10. good illustration for the life of faith. I also saw that you reviewed Becoming Elisabeth and I love that, it is a facinating book of a hero of the faith that has blessed me so much!!


  11. ********************************************************
    Thank you for sharing at #OverTheMoon. Pinned and shared. Have a lovely week. I hope to see you at next week’s party too! Please stay safe and healthy. Come party with us at Over The Moon! Catapult your content Over The Moon! @marilyn_lesniak @EclecticRedBarn


  12. I definitely do not want to put mascara on any one else’s eyes! What a good analogy that we can poke someone’s eyes, hurting them, when we take it upon ourselves to judge their actions in self-righteousness!


  13. Sometimes it’s hard to see the God
    who hides behind the cancer;
    this feels, to me, really flawed,
    and I demand an answer
    for I don’t see a purpose here;
    has my heart gone blind
    and might I never see full clear
    the workings of His mind?
    And in that sweeping gust of pride
    my soul itself indicts,
    for God is my leader, guide,
    and it’s not among my rights
    to insist on full disclosure,
    puffed up in my own cynosure


  14. Ahhh, Michele. What a beautiful post. Yes, we need to continually bring our hearts before the Lord so He can help remove those logs from our eyes. We need humility, don’t we? And now, “Day by Day,” will be floating through my head today. I can live with that. 😉


  15. Oh Michele … We can’t control, nor are we responsible for, anyone else’s reactions or opinions. Which makes this song a beautiful anthem for these contentious times. (The theater department performed “Godspell” when I was in college … thanks for this little trip down memory lane.)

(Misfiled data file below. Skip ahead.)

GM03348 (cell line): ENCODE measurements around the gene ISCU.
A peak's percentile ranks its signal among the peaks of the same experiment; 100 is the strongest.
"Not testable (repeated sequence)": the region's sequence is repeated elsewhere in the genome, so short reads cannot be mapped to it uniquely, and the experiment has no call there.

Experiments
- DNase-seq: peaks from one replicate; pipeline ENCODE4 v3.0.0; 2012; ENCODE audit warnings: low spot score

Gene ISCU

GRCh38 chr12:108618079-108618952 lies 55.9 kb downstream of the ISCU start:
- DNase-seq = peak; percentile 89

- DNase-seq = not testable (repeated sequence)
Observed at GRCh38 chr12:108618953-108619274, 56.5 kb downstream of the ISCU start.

16. “Failure to see God is a failure to see anything clearly.” That sentence reminded me of 1 Corinthians 3:18: “And we all, with unveiled face, beholding the glory of the Lord, are being transformed into the same image from one degree of glory to another. For this comes from the Lord who is the Spirit.” The more we behold Him, the more we become like Him, and the better we can see ourselves and everything else. I love that phrasing of responding to others with “borrowed grace.”


  17. Thank you for reminding me of some old songs today. Michele, this is just beautiful. This is the second time this week that these words have crossed my path >> “The heart will not follow what it does not love. We cannot love what we cannot see and know. Loving God and following God requires a clear view.” And since right now, I am into repeated words, I am going to be thinking on these words today. Thank you, friend!


  18. Concentrating on your own life is a big part of staying away from seeing others’ logs in their eye. Being something of a hermit, I find it a little easier to do this.

    Your link at ‘My Corner of the World’ this week is greatly appreciated!!


  19. Amen! Such a good reminder to search our own hearts before we judge others. It’s so easy to focus on the sin we see in others and completely ignore our own. God is so good in His mercy and grace towards all of us. May we never forget to share that mercy and grace with others as well.